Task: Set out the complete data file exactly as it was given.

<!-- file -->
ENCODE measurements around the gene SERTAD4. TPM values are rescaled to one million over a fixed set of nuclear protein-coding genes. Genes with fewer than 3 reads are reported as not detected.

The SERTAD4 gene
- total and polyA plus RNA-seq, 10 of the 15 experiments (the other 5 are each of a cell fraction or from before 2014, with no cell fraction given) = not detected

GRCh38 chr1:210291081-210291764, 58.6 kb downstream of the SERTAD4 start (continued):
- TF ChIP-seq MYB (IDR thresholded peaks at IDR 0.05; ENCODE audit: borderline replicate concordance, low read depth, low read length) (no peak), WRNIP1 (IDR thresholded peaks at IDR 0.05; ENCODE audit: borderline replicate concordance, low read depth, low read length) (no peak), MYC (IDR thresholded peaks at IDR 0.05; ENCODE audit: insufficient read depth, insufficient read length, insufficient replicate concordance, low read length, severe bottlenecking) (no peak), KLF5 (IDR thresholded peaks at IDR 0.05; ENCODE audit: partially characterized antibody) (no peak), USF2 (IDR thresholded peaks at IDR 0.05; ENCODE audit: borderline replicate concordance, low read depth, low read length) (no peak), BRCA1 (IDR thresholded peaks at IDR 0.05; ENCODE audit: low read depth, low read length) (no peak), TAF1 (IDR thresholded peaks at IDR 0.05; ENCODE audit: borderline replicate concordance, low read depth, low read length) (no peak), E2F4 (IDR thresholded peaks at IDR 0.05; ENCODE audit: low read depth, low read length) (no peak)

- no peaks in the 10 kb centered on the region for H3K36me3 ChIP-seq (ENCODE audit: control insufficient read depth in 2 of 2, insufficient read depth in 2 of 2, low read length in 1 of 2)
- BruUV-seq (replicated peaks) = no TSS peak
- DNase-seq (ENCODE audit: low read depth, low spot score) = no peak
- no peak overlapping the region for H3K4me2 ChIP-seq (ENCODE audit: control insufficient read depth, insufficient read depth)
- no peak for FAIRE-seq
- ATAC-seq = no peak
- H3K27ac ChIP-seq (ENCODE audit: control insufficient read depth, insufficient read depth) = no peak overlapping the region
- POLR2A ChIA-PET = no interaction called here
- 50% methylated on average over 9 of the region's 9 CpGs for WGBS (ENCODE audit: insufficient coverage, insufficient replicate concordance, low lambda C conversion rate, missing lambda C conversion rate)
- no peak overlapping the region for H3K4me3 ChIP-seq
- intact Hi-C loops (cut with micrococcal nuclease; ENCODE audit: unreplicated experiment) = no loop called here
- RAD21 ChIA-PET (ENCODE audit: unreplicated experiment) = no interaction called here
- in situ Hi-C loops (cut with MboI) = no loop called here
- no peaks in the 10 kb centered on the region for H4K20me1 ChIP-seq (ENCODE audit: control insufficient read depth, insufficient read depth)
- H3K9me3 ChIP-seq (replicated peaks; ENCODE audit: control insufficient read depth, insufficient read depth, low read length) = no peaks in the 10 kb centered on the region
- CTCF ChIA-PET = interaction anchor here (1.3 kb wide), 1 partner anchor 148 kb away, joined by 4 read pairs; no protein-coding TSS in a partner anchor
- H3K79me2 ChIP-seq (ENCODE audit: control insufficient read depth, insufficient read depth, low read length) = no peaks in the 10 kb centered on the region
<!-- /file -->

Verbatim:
ENCODE measurements around the gene SERTAD4. TPM values are rescaled to one million over a fixed set of nuclear protein-coding genes. Genes with fewer than 3 reads are reported as not detected.

The SERTAD4 gene
- total and polyA plus RNA-seq, 10 of the 15 experiments (the other 5 are each of a cell fraction or from before 2014, with no cell fraction given) = not detected

GRCh38 chr1:210291081-210291764, 58.6 kb downstream of the SERTAD4 start (continued):
- TF ChIP-seq MYB (IDR thresholded peaks at IDR 0.05; ENCODE audit: borderline replicate concordance, low read depth, low read length) (no peak), WRNIP1 (IDR thresholded peaks at IDR 0.05; ENCODE audit: borderline replicate concordance, low read depth, low read length) (no peak), MYC (IDR thresholded peaks at IDR 0.05; ENCODE audit: insufficient read depth, insufficient read length, insufficient replicate concordance, low read length, severe bottlenecking) (no peak), KLF5 (IDR thresholded peaks at IDR 0.05; ENCODE audit: partially characterized antibody) (no peak), USF2 (IDR thresholded peaks at IDR 0.05; ENCODE audit: borderline replicate concordance, low read depth, low read length) (no peak), BRCA1 (IDR thresholded peaks at IDR 0.05; ENCODE audit: low read depth, low read length) (no peak), TAF1 (IDR thresholded peaks at IDR 0.05; ENCODE audit: borderline replicate concordance, low read depth, low read length) (no peak), E2F4 (IDR thresholded peaks at IDR 0.05; ENCODE audit: low read depth, low read length) (no peak)

- no peaks in the 10 kb centered on the region for H3K36me3 ChIP-seq (ENCODE audit: control insufficient read depth in 2 of 2, insufficient read depth in 2 of 2, low read length in 1 of 2)
- BruUV-seq (replicated peaks) = no TSS peak
- DNase-seq (ENCODE audit: low read depth, low spot score) = no peak
- no peak overlapping the region for H3K4me2 ChIP-seq (ENCODE audit: control insufficient read depth, insufficient read depth)
- no peak for FAIRE-seq
- ATAC-seq = no peak
- H3K27ac ChIP-seq (ENCODE audit: control insufficient read depth, insufficient read depth) = no peak overlapping the region
- POLR2A ChIA-PET = no interaction called here
- 50% methylated on average over 9 of the region's 9 CpGs for WGBS (ENCODE audit: insufficient coverage, insufficient replicate concordance, low lambda C conversion rate, missing lambda C conversion rate)
- no peak overlapping the region for H3K4me3 ChIP-seq
- intact Hi-C loops (cut with micrococcal nuclease; ENCODE audit: unreplicated experiment) = no loop called here
- RAD21 ChIA-PET (ENCODE audit: unreplicated experiment) = no interaction called here
- in situ Hi-C loops (cut with MboI) = no loop called here
- no peaks in the 10 kb centered on the region for H4K20me1 ChIP-seq (ENCODE audit: control insufficient read depth, insufficient read depth)
- H3K9me3 ChIP-seq (replicated peaks; ENCODE audit: control insufficient read depth, insufficient read depth, low read length) = no peaks in the 10 kb centered on the region
- CTCF ChIA-PET = interaction anchor here (1.3 kb wide), 1 partner anchor 148 kb away, joined by 4 read pairs; no protein-coding TSS in a partner anchor
- H3K79me2 ChIP-seq (ENCODE audit: control insufficient read depth, insufficient read depth, low read length) = no peaks in the 10 kb centered on the region